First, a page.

Twitter gave back-end approval to government-run accounts working to influence public opinion on matters of foreign policy at the behest of the Pentagon. The revelation comes in the latest batch of “Twitter Files,” granted to The Intercept’s Lee Fang.
According to the report, as far back as 2017, U.S. Central Command (CENTCOM) requested that Twitter “whitelist” a series of Arab-language accounts the department said they used “to amplify certain messages.” At the time, Twitter had fortified content filters aimed at identifying and removing content associated with terrorist groups based in the Middle East, including ISIS. Military-run accounts that frequently engaged with the content were being caught in their filtration and visibility reduction systems.
Several of the accounts’ content focused on promoting and framing U.S. military activity in the Middle East. While some accounts disclosed their affiliation with the U.S. government, The Intercept found that others deleted their disclosures at some point. According to former employees speaking under condition of anonymity, the “whitelist” internal tag applied to these accounts essentially gave them all of the benefits of verification, without a visible verification tag on the account.
At least one account identified by The Intercept as whitelisted in CENTCOM’s initial 2017 request was identified in a Stanford Internet Observatory report as an account using a deep fake as a profile image, and that was part of a vast state-backed online influence operation. The account, “@mktashif,” purported to be an unbiased news account “dedicated to serving Iraqis and Arabs.” The account was created using a CENTCOM-affiliated email.
Twitter’s cooperation with national security agencies running propaganda operations on the platform, contradicts Twitter’s long-held stance on foreign influence operations. In a 2020 appearance before Congress, Twitter spokesperson Nick Pickles stated that the platform’s goal was “to remove bad-faith actors and to advance public understanding of these critical topics.” Pickles defined state-backed information operations as “coordinated platform manipulation efforts that can be attributed with a high degree of confidence to state-affiliated actors.”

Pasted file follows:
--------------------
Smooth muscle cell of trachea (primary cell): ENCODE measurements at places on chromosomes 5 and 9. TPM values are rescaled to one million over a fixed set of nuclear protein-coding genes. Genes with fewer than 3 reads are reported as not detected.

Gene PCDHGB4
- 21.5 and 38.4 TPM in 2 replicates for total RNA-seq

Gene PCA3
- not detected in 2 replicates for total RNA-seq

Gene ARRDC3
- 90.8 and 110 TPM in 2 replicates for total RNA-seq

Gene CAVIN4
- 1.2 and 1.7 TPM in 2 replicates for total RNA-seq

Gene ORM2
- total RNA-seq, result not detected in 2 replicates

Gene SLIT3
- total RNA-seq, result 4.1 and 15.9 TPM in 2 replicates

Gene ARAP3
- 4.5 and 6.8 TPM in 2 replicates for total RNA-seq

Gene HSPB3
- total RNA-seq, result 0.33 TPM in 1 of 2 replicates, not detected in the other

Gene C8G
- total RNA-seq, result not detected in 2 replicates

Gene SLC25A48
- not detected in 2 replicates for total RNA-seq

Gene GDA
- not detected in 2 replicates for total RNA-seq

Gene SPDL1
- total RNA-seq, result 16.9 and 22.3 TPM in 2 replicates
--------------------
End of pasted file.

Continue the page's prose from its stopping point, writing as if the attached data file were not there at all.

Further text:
As the platform developed a more robust policy to deal with foreign influence operations and platform manipulation, it realized the Defense Department’s operations on their platform ran much deeper than the DOD’s initial whitelist requests.
According to emails reviewed by The Intercept, in May 2020, Lisa Roman, then Twitter’s VP of public policy, indicated that the platform had identified various accounts under DOD control that had not been disclosed to them in their initial request, and that the accounts “may violate our Rules.” In a separate email chain, Twitter head of trust and safety Yoel Roth stated that while the DOD expressed a desire to “work with us to remove the activity,” it was “refusing to discuss additional details or steps outside of a classified conversation.” A member of Twitter’s legal team indicated that the move to classify their activity on the platform was likely an effort to shield the extent of the operation from public scrutiny. Despite a massive suspension of identified clandestine accounts by Twitter and Facebook in 2020, the accounts in CENTCOM’s initial 2017 request remain whitelisted.
The Intercept was not able to obtain details or materials related to what took place in a subsequent meeting between representatives from the DOD and Twitter.
Fang indicated that while he was not granted unfettered access to internal files by Twitter, he was allowed over a period of three days to “make requests without restriction that were then fulfilled on my behalf by an attorney, meaning that the search results may not have been exhaustive.”